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Archive for 2009




New state standards matches for Chester Comix

Written on Saturday, December 12th, 2009 [permanent link]

See how my 27 comix match up with North Carolina’s social studies standards! http://www.chestercomix.com/standards-nc/

The background:
Chester the Crab was born in 1995 as a narrator for a short series of Earth Day comic strips in the Daily Press newspaper. He and I goofed around for a few years after that tackling such important subjects as: Which came first, crunchy or creamy peanut butter? But in 1999 the testing wave hitting the public schools was growing so big that the newspaper noticed and called together a roundtable of teachers to ask what we could do to help them.

“Make Chester tell stories linked to the state standards!”

I drew five years of Chester adventures with a pen in my right hand and the thick state standards document in my left. I built my stories from the ground up to cover the classroom material (key words in bold, timeline across the top of every page, lotsa maps . . .). Virginia’s Standards of Learning are pretty detailed, so it didn’t surprise me to find that most of my stories met standards in other states as well.

When I launched the Chester Comix business in 2003 to put his adventures in book form, I printed teacher’s guides with the matching standards on the back. But it wasn’t a great system: I couldn’t fit every state onto that list, and when a state tweaked its standards my printed list went out of date.

Now, finally, that idea has moved to this website. Click on the state standards box in the menu bar above and you’ll see a map of the U.S. Click on your state and see a grid of that state’s social studies curriculum and how Chester Comix can help teach it! Please let me know if I’m missing an important detail, or if you think other Chester titles apply. We can edit these grids as the classroom reality changes!

(PS – creamy peanut butter came first)

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I Dream of Sparky

Written on Saturday, November 28th, 2009 [permanent link]

Peanuts

I’ve been blessed to meet most of my cartooning heroes in the past 20 years, but I never got to meet Charles “Sparky” Schulz.

Until two nights ago. I had a dream that I found him — he was undercover, hiding from his worldwide fame as the creator of “Peanuts.” He was a schoolbus driver for elementary kids! Somehow I had reason to get on his bus (though my two sons are well out of elementary school now, I may have been there mentally because that’s still my target audience for my comix) and I easily recognized him under his old guy felt cap. He looked like a kindly grandpa and was very quiet — even as he asked me to not reveal his secret. Of course I promised I would not.

It was a great dream. It made me very happy to make that simple connection, standing on the steps of that bus. The day outside the bus was sunny and warm — were we in California, where Schulz the Quiet Minnesotan had found a place to draw his magic? Or had he moved to my town, Williamsburg, like so many other retirees? My dreams are always based in reality — I’m never flying, never shooting through space talking to aliens. I’m chatting with Charlie Brown’s dad!!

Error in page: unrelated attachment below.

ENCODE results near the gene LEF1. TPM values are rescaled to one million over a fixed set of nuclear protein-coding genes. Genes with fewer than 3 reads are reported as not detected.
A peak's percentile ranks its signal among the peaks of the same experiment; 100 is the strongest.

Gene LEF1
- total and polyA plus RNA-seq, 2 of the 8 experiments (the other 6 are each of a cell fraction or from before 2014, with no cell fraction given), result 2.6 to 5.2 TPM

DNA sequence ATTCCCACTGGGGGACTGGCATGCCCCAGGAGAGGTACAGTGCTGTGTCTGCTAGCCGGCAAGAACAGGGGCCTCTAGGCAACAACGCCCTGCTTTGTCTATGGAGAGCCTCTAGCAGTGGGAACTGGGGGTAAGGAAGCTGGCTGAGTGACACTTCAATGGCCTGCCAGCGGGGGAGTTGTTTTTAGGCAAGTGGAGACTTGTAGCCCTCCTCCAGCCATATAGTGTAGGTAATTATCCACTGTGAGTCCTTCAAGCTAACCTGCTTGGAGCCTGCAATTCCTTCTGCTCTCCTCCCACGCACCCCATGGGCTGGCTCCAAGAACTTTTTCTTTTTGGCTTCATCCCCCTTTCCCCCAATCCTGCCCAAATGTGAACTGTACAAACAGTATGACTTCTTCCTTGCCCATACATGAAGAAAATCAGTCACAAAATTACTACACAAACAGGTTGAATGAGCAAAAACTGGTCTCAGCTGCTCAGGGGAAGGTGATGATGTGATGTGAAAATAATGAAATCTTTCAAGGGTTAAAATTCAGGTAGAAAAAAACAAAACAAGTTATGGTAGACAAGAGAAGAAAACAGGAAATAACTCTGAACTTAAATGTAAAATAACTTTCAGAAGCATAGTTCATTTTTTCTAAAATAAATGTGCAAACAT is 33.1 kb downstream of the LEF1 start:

A 42-year-old cartoonist dreaming about Charles Schulz is nothing remarkable — my generation of cartoonists grew up chasing his example. I and many of my peers started drawing by copying the Charlie Brown and Snoopy strips we read in the newspaper. I recreated a bunch of them line-for-line and mailed them to Schulz, and some nice secretary mailed me back the form letter you see above. And it was one of the best moments of my life.

Thank goodness Sparky paid for that secretary to crank out those form letters. That simple piece of paper inspired me to keep going, to keep practicing, to believe that my dream of finding a job as a cartoonist could be real. I’ve had plenty of inspirations from many sources to be an Artist, but Schulz was the shining example that you could get a JOB as a CARTOONIST and maybe conquer the world.

And here he was in my dream, giving up the world to live a simple life caretaking children. Which is what he had already done for decades with his cartooning.

From one of those kids, Thanks, Sparky!

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OK, Twitter too!

Written on Saturday, November 21st, 2009 [permanent link]

Woah, there are a lot of librarians on Twitter!!! And plenty of other cool people, too. So now ChesterComix will be a Tweet you can follow as I hack my way through history.

I remember hearing about Twitter for the first time on an NPR talkshow in 2007. The host kept reading sample Tweets and then asking the founder, “But WHY do I care that Jamie just ate a taco?!?!” I asked the same question. I love Facebook so much that I thought it and this public website blog would keep my update bases covered. Who would care if I ate a taco?!?!

But Twitter is really connecting a lot of interesting people. And it seems a great Do-It-Yourself way to send a short press release. And my business is all about Do-It-Yourself tech. So I’ve added my voice to one of the most insistent pieces of the Web 2.0 cloud of information.

I hope it’s not too boring for you to hear about when I’m researching just how to draw an 1890s farmhouse in Idaho . . .

Check it out: http://twitter.com/ChesterComix

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